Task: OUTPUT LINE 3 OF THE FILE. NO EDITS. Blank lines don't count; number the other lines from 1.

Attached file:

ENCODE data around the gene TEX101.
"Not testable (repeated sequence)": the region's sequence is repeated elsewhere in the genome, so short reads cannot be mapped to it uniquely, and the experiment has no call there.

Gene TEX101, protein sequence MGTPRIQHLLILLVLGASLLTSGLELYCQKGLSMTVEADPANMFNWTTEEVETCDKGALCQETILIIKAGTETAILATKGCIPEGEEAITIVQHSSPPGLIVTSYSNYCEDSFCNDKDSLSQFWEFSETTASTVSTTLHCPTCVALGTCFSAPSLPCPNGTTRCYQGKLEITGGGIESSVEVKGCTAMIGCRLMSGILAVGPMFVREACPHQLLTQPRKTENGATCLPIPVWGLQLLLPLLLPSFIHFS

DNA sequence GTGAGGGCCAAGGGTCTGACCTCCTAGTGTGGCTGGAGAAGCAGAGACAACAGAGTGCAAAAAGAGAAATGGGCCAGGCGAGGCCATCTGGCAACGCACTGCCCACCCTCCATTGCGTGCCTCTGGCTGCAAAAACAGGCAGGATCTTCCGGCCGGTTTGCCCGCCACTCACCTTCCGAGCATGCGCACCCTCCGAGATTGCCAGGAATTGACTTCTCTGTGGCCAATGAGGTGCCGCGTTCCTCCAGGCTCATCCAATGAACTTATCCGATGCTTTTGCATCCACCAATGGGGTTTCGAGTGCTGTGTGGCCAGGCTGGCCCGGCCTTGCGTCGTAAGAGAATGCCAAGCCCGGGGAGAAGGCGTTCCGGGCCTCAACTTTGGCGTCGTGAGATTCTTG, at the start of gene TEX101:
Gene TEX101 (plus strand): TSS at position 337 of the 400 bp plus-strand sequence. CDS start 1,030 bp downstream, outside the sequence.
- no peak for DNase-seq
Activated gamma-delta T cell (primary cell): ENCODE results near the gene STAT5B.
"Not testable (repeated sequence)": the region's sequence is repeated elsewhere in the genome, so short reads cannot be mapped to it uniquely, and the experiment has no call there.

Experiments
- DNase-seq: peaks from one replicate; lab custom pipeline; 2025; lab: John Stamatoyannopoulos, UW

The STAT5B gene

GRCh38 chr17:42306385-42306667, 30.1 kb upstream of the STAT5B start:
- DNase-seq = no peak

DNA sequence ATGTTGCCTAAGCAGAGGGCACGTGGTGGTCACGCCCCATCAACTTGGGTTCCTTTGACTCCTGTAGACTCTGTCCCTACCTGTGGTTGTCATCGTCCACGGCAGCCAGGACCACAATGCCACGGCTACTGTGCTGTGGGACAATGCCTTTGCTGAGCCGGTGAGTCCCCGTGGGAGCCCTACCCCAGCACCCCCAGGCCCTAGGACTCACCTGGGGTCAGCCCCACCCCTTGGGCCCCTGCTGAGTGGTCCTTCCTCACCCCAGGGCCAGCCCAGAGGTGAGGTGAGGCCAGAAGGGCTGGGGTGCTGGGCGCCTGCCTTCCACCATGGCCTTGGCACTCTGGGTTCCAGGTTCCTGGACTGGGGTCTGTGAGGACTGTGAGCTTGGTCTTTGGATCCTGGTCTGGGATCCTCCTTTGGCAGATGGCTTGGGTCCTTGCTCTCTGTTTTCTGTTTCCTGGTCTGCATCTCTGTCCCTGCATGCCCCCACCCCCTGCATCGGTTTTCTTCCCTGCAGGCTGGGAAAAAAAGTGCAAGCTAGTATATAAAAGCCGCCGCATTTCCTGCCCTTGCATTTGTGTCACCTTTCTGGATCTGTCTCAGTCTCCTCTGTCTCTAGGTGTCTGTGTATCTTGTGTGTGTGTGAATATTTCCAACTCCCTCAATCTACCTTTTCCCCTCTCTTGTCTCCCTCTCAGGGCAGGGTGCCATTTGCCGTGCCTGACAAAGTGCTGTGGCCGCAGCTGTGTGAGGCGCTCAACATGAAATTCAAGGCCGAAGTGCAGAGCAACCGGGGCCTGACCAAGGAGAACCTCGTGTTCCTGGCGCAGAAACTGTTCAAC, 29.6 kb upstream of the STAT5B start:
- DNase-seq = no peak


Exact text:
Gene TEX101, protein sequence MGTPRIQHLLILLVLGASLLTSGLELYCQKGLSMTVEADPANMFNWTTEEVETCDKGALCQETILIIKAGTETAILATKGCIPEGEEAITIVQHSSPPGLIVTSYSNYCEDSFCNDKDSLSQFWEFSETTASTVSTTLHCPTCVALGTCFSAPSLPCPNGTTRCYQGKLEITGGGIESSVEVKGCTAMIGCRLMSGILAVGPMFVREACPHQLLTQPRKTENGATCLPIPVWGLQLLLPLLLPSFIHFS